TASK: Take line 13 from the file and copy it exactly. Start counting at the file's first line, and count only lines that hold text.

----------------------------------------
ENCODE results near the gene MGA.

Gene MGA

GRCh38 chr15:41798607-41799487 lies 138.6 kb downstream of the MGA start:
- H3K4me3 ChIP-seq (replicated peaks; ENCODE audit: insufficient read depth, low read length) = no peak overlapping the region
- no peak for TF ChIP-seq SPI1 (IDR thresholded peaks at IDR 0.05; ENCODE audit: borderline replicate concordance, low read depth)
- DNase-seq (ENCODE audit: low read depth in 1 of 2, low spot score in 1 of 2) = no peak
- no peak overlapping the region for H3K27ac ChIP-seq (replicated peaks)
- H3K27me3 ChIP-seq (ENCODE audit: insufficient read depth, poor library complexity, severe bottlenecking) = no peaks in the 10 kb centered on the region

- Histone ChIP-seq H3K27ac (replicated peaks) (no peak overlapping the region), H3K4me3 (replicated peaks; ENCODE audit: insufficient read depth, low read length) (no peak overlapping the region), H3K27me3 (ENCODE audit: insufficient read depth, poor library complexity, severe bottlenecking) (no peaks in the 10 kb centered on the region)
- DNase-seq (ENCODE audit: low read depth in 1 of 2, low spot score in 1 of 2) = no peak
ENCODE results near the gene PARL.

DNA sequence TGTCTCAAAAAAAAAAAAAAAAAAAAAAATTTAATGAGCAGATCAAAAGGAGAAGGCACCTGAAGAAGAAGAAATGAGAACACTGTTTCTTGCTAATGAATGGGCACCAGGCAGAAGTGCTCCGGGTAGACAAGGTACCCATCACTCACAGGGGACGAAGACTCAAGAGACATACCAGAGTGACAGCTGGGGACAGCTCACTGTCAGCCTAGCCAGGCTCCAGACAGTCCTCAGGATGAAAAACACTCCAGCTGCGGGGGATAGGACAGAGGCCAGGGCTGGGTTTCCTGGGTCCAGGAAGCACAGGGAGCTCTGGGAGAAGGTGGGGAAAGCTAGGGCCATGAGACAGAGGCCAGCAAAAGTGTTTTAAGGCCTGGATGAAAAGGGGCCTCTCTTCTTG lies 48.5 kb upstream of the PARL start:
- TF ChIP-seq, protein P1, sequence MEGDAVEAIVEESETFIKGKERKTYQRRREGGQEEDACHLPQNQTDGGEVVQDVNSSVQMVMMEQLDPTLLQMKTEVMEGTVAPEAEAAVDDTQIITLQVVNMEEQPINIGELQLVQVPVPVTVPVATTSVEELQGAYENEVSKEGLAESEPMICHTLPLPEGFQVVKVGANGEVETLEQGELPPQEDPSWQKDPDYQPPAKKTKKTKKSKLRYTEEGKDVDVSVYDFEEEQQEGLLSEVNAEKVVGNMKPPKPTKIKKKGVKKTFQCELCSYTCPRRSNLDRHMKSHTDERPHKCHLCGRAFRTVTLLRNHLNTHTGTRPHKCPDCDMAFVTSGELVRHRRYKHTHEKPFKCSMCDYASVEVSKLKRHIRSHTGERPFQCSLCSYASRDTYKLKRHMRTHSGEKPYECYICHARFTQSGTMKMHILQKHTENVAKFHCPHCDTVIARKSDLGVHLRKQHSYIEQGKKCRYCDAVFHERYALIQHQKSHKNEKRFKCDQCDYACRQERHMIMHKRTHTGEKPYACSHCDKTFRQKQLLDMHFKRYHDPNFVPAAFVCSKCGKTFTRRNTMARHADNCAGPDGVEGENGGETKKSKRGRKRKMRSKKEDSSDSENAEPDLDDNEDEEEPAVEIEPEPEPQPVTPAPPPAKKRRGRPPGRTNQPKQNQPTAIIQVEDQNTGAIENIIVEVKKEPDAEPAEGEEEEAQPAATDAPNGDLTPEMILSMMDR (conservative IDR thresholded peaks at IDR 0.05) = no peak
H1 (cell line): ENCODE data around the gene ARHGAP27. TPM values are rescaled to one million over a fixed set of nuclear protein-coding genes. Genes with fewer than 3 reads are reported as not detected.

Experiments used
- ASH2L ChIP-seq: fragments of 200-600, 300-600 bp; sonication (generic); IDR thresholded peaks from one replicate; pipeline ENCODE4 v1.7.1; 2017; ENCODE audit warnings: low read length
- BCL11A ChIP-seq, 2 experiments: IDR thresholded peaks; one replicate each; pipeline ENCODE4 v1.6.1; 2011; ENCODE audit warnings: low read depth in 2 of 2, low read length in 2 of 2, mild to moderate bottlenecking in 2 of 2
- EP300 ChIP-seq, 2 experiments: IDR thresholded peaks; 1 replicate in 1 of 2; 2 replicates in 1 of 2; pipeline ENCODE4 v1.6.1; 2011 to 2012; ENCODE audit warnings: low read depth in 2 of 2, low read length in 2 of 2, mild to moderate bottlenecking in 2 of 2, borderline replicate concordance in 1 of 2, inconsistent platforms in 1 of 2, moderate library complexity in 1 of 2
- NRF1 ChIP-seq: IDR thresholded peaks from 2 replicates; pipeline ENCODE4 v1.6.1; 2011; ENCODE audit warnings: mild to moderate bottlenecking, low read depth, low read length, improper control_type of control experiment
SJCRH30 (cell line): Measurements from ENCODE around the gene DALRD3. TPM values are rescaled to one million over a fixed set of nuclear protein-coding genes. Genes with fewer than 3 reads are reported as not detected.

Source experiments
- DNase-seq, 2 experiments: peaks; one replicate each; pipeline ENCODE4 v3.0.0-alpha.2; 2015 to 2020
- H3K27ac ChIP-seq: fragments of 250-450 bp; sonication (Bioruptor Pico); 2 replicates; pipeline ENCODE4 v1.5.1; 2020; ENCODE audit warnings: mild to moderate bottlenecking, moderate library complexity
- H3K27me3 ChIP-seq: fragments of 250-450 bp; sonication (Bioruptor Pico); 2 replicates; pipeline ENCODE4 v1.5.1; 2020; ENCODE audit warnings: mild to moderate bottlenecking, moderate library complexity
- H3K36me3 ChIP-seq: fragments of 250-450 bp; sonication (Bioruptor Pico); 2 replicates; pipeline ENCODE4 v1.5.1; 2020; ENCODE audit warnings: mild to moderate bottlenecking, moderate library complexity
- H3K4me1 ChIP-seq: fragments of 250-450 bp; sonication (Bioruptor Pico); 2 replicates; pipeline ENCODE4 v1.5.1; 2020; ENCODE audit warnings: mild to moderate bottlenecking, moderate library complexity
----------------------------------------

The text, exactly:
- TF ChIP-seq, protein P1, sequence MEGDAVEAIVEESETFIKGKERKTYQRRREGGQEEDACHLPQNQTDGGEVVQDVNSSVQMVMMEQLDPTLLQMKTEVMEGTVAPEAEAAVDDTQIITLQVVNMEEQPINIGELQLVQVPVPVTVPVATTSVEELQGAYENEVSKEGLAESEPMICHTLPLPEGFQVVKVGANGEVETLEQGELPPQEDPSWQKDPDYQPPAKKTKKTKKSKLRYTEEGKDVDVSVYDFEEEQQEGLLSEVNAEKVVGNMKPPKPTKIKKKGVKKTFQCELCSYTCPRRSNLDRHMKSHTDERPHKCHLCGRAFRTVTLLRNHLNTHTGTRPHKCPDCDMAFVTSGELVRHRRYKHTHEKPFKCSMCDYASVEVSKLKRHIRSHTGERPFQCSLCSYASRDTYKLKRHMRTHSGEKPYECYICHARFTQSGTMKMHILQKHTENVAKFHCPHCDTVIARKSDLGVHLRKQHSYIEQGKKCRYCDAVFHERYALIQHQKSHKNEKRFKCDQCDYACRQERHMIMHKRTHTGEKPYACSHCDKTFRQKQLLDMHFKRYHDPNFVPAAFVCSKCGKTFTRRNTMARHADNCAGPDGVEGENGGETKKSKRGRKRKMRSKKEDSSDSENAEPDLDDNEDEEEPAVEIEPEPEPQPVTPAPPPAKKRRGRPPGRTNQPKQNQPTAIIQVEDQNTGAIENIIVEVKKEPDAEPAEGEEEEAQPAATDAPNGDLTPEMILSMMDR (conservative IDR thresholded peaks at IDR 0.05) = no peak